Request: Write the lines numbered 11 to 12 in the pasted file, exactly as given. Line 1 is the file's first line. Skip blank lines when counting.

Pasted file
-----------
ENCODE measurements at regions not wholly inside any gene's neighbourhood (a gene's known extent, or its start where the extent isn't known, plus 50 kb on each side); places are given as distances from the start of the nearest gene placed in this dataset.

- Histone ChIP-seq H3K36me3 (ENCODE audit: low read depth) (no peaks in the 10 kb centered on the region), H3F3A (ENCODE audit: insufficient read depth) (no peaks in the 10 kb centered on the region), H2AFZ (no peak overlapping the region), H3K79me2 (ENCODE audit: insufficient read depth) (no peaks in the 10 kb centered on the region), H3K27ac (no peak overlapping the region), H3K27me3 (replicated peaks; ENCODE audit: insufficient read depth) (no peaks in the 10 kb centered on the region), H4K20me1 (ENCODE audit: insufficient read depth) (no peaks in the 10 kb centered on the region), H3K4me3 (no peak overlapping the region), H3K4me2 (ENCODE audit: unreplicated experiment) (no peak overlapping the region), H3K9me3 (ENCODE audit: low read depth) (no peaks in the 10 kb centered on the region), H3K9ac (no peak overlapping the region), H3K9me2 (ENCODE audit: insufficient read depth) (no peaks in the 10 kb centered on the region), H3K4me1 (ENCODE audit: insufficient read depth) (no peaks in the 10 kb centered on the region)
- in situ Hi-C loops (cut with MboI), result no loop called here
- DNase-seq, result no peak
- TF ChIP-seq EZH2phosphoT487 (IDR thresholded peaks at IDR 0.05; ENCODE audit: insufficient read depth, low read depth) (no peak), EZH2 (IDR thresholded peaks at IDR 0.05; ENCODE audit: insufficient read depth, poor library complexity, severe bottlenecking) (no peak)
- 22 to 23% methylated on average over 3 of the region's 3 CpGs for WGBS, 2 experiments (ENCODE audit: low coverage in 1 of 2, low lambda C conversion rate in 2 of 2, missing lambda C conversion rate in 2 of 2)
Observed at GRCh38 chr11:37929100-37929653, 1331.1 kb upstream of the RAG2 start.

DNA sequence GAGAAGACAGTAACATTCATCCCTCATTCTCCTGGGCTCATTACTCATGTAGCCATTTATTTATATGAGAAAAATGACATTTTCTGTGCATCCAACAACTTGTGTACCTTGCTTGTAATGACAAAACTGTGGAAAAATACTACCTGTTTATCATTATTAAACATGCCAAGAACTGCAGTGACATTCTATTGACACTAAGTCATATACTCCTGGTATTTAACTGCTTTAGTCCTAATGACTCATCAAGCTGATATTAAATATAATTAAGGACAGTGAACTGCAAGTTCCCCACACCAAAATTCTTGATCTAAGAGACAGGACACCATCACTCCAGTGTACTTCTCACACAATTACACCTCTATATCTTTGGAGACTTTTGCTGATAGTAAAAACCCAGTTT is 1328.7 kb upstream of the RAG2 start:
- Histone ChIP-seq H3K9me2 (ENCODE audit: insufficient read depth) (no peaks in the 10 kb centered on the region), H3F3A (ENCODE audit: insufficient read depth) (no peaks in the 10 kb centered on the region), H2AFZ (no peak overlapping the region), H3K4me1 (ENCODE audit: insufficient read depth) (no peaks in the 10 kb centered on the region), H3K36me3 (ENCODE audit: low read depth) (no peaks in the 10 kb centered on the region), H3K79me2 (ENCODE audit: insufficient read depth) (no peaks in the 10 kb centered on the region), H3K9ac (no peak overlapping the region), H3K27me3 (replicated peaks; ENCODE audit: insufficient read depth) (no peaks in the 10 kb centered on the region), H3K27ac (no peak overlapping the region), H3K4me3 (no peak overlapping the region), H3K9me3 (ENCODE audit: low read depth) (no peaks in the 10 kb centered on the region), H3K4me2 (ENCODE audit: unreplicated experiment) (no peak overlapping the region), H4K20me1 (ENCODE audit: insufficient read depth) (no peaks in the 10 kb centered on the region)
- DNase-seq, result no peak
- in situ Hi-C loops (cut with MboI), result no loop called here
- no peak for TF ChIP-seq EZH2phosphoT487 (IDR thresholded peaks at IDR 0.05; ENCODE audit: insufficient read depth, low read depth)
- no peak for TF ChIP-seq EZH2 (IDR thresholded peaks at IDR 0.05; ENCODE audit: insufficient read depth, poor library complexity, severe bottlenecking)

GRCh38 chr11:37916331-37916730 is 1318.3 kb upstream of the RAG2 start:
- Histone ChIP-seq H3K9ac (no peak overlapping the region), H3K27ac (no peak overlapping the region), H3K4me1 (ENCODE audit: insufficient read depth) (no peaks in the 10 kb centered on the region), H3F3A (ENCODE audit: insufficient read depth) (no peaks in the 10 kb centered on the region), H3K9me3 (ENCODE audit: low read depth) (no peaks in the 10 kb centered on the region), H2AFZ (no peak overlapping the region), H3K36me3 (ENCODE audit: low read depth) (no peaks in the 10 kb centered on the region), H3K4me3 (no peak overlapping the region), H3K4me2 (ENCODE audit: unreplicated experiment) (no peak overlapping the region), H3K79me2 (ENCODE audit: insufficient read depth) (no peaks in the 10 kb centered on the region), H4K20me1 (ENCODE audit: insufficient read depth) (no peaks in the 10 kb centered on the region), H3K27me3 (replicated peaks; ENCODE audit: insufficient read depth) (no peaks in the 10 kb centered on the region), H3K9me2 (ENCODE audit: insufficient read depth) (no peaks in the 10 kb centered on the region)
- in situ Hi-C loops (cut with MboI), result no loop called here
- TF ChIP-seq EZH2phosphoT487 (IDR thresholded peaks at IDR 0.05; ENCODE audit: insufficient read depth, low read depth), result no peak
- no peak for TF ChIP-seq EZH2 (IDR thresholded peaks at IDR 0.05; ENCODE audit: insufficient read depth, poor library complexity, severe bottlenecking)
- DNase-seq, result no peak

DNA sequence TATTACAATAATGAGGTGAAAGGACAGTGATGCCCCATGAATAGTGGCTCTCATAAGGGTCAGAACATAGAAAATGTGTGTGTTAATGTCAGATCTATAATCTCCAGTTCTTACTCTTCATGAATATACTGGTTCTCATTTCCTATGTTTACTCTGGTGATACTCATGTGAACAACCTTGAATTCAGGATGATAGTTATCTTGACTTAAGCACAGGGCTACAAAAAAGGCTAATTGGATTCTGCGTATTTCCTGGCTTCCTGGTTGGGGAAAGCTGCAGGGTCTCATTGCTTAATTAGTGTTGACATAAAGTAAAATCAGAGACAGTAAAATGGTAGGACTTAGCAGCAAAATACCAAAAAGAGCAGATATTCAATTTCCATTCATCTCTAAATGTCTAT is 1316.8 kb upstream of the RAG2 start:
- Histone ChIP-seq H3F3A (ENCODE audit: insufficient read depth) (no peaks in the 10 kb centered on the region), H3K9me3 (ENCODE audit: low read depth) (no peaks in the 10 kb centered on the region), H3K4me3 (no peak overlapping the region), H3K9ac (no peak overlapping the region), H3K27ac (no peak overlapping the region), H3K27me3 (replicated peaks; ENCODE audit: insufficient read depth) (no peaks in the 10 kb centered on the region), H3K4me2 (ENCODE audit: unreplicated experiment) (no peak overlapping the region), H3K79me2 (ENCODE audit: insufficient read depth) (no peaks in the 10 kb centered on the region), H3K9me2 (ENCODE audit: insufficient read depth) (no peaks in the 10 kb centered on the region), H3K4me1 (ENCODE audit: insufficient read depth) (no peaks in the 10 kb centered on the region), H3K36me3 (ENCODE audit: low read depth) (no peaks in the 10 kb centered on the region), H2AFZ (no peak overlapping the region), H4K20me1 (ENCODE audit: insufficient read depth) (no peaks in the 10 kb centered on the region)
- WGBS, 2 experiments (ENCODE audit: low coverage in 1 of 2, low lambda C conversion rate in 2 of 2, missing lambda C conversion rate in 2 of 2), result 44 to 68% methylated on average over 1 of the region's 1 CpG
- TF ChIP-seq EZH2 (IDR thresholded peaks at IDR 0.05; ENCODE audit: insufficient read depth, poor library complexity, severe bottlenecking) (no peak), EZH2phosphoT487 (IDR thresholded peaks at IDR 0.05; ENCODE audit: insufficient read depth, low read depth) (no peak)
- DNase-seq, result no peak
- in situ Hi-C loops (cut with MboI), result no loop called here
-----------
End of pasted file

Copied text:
- in situ Hi-C loops (cut with MboI), result no loop called here
- no peak for TF ChIP-seq EZH2phosphoT487 (IDR thresholded peaks at IDR 0.05; ENCODE audit: insufficient read depth, low read depth)